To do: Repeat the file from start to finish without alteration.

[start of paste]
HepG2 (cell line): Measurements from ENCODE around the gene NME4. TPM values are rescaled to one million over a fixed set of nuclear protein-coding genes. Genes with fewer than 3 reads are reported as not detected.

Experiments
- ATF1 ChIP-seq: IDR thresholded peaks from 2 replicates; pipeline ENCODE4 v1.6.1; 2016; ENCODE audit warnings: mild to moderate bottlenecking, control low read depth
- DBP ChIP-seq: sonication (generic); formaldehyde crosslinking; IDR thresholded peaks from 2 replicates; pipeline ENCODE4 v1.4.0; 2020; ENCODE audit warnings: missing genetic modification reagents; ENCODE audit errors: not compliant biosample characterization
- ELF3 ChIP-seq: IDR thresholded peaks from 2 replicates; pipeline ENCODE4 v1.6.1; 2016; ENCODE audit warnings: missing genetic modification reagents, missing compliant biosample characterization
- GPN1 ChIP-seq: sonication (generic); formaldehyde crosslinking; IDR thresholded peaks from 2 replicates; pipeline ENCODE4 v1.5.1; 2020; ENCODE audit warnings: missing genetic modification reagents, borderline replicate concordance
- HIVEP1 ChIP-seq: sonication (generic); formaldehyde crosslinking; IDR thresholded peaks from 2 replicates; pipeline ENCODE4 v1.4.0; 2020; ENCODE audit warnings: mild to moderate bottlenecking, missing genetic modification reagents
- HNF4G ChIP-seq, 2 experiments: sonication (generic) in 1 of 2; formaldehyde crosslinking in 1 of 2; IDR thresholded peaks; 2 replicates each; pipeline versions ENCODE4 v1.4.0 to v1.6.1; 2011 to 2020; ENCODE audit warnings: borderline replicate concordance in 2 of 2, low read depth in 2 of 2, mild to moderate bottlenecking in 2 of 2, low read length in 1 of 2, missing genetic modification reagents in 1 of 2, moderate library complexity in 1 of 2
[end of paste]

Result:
HepG2 (cell line): Measurements from ENCODE around the gene NME4. TPM values are rescaled to one million over a fixed set of nuclear protein-coding genes. Genes with fewer than 3 reads are reported as not detected.

Experiments
- ATF1 ChIP-seq: IDR thresholded peaks from 2 replicates; pipeline ENCODE4 v1.6.1; 2016; ENCODE audit warnings: mild to moderate bottlenecking, control low read depth
- DBP ChIP-seq: sonication (generic); formaldehyde crosslinking; IDR thresholded peaks from 2 replicates; pipeline ENCODE4 v1.4.0; 2020; ENCODE audit warnings: missing genetic modification reagents; ENCODE audit errors: not compliant biosample characterization
- ELF3 ChIP-seq: IDR thresholded peaks from 2 replicates; pipeline ENCODE4 v1.6.1; 2016; ENCODE audit warnings: missing genetic modification reagents, missing compliant biosample characterization
- GPN1 ChIP-seq: sonication (generic); formaldehyde crosslinking; IDR thresholded peaks from 2 replicates; pipeline ENCODE4 v1.5.1; 2020; ENCODE audit warnings: missing genetic modification reagents, borderline replicate concordance
- HIVEP1 ChIP-seq: sonication (generic); formaldehyde crosslinking; IDR thresholded peaks from 2 replicates; pipeline ENCODE4 v1.4.0; 2020; ENCODE audit warnings: mild to moderate bottlenecking, missing genetic modification reagents
- HNF4G ChIP-seq, 2 experiments: sonication (generic) in 1 of 2; formaldehyde crosslinking in 1 of 2; IDR thresholded peaks; 2 replicates each; pipeline versions ENCODE4 v1.4.0 to v1.6.1; 2011 to 2020; ENCODE audit warnings: borderline replicate concordance in 2 of 2, low read depth in 2 of 2, mild to moderate bottlenecking in 2 of 2, low read length in 1 of 2, missing genetic modification reagents in 1 of 2, moderate library complexity in 1 of 2